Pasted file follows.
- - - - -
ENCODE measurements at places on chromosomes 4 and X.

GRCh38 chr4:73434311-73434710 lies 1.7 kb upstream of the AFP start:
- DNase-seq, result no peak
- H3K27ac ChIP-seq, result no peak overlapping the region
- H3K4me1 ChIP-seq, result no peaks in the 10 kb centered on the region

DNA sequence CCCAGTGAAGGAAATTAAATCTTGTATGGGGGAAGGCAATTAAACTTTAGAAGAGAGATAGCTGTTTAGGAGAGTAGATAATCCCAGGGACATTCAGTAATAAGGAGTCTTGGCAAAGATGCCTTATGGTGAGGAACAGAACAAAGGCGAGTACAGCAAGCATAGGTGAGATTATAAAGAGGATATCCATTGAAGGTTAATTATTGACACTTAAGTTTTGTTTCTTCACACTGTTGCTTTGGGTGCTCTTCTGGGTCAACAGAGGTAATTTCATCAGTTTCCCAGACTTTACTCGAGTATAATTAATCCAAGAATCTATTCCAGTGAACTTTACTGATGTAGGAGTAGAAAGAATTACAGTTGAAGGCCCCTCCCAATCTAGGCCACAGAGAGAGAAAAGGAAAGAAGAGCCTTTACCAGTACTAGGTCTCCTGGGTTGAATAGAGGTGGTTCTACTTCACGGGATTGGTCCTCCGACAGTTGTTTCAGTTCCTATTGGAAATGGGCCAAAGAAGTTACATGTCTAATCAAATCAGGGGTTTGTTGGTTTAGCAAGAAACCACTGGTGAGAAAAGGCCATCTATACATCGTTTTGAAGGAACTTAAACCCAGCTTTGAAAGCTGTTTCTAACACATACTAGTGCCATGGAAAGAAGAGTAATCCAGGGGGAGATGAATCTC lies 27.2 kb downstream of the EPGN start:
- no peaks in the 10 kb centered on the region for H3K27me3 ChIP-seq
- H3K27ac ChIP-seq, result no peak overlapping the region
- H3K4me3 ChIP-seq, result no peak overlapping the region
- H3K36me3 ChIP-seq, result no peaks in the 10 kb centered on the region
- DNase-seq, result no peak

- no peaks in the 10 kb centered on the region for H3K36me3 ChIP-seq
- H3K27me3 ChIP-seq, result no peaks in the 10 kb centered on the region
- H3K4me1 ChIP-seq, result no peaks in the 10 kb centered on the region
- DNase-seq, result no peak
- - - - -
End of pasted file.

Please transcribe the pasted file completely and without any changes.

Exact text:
ENCODE measurements at places on chromosomes 4 and X.

GRCh38 chr4:73434311-73434710 lies 1.7 kb upstream of the AFP start:
- DNase-seq, result no peak
- H3K27ac ChIP-seq, result no peak overlapping the region
- H3K4me1 ChIP-seq, result no peaks in the 10 kb centered on the region

DNA sequence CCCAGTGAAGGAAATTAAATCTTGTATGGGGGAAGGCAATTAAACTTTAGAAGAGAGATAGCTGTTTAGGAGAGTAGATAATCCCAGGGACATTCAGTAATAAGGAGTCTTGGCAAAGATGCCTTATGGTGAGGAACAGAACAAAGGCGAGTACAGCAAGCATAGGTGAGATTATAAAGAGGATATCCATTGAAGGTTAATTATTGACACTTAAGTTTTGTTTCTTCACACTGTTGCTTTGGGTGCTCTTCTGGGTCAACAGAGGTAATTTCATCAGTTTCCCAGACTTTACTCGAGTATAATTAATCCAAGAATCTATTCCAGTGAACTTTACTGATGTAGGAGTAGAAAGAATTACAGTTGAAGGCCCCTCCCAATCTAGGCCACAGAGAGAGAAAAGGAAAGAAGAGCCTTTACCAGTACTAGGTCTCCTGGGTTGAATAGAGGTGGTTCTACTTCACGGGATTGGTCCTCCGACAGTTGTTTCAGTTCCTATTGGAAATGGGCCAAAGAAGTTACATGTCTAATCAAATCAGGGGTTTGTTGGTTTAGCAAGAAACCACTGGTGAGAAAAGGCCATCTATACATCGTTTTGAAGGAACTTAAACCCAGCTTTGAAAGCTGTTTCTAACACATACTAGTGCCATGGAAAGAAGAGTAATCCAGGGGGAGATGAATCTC lies 27.2 kb downstream of the EPGN start:
- no peaks in the 10 kb centered on the region for H3K27me3 ChIP-seq
- H3K27ac ChIP-seq, result no peak overlapping the region
- H3K4me3 ChIP-seq, result no peak overlapping the region
- H3K36me3 ChIP-seq, result no peaks in the 10 kb centered on the region
- DNase-seq, result no peak

- no peaks in the 10 kb centered on the region for H3K36me3 ChIP-seq
- H3K27me3 ChIP-seq, result no peaks in the 10 kb centered on the region
- H3K4me1 ChIP-seq, result no peaks in the 10 kb centered on the region
- DNase-seq, result no peak